To match a similar spec we can choose the Dual Processor Hex Core Xeon 2620 – 2.0Ghz Sandy Bridge with 32GB RAM, 32GB system disk and 400GB secondary disk. This costs $789/month or $9,468/year. This is 80 percent cheaper than Rackspace and 61 percent cheaper than Amazon before you add data transfer costs – SoftLayer includes 5,000GB of data transfer per month which would cost $600/month on both Amazon and Rackspace, a saving of $7200/yearly.

… or buy your own

There is another step you can take as you continue to grow — purchasing your own hardware and renting data center space i.e. colocation. We’ll look into the tradeoffs on that scenario in a post to come.

David Mytton is founder and CEO of Server Density which offers a SaaS tool to provision and monitor infrastructure.  He can be reached at david@serverdensity.com or followed on Twitter: @davidmytton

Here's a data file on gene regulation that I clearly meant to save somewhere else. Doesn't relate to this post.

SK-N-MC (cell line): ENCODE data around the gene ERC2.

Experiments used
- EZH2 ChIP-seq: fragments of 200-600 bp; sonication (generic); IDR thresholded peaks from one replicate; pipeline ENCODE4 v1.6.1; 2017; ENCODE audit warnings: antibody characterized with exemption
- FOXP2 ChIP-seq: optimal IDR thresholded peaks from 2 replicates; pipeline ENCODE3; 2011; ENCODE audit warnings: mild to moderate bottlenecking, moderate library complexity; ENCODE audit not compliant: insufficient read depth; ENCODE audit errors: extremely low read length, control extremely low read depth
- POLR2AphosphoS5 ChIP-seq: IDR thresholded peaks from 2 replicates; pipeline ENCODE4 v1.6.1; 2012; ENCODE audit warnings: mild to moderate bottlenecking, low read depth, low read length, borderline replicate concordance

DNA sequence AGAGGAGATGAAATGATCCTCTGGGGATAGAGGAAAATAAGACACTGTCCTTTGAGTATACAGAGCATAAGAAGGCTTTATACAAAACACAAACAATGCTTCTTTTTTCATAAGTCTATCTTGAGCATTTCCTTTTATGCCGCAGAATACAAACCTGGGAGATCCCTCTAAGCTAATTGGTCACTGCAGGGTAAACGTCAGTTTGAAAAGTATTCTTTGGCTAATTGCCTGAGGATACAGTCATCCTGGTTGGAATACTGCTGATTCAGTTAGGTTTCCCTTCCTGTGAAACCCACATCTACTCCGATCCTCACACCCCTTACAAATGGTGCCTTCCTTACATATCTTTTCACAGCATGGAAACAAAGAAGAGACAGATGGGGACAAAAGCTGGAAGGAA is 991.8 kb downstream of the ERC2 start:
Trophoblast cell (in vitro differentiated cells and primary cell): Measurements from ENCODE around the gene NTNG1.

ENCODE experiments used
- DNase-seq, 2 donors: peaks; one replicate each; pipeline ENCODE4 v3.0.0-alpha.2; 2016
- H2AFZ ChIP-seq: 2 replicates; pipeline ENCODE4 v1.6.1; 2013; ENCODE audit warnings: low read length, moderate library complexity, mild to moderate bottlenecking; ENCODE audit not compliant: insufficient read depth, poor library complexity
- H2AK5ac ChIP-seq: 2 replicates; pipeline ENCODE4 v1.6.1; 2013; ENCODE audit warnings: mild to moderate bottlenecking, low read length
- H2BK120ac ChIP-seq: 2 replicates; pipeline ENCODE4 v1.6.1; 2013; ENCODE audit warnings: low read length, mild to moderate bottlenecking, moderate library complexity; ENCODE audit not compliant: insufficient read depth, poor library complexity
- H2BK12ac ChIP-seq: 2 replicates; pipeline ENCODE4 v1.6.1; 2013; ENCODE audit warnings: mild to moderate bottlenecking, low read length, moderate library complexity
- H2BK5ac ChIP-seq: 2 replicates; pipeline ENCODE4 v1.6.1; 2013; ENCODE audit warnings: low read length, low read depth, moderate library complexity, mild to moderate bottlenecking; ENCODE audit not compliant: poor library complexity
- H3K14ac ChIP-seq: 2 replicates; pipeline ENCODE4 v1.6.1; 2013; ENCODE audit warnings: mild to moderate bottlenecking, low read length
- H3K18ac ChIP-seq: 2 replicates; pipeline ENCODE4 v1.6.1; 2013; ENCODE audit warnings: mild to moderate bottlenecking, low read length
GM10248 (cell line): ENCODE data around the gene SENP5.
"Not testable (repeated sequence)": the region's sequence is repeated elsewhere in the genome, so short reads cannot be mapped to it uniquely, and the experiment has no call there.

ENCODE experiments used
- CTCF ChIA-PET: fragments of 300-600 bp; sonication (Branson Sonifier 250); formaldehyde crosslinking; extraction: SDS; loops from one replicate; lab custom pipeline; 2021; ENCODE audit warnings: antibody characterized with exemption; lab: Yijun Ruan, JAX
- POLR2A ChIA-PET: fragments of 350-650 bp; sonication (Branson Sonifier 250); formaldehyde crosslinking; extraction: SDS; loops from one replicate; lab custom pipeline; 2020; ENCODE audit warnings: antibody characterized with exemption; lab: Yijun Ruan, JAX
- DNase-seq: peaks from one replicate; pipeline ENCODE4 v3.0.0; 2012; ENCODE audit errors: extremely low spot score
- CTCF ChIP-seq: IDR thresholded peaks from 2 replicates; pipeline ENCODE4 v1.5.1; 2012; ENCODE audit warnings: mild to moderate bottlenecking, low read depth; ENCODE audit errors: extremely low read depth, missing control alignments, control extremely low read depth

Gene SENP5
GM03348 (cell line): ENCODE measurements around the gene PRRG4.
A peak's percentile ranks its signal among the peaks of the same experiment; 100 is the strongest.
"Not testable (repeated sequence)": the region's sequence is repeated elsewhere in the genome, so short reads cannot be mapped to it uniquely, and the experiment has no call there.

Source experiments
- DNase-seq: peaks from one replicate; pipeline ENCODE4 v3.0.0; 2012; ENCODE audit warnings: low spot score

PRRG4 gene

1. ballychohandubai Friday, November 29, 2013

    good…

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  2. Well, quite intuitive!! The figures are well calculated but with a data analysis from Amazon CloudWatch and implementing Auto-scaling could make a difference, In my opinion, consulting professionals to benchmark and cut the cost would be a better idea as the strategies could be held for longer than renting hardware for a start up, which would definitely not be universally beneficial for start-ups.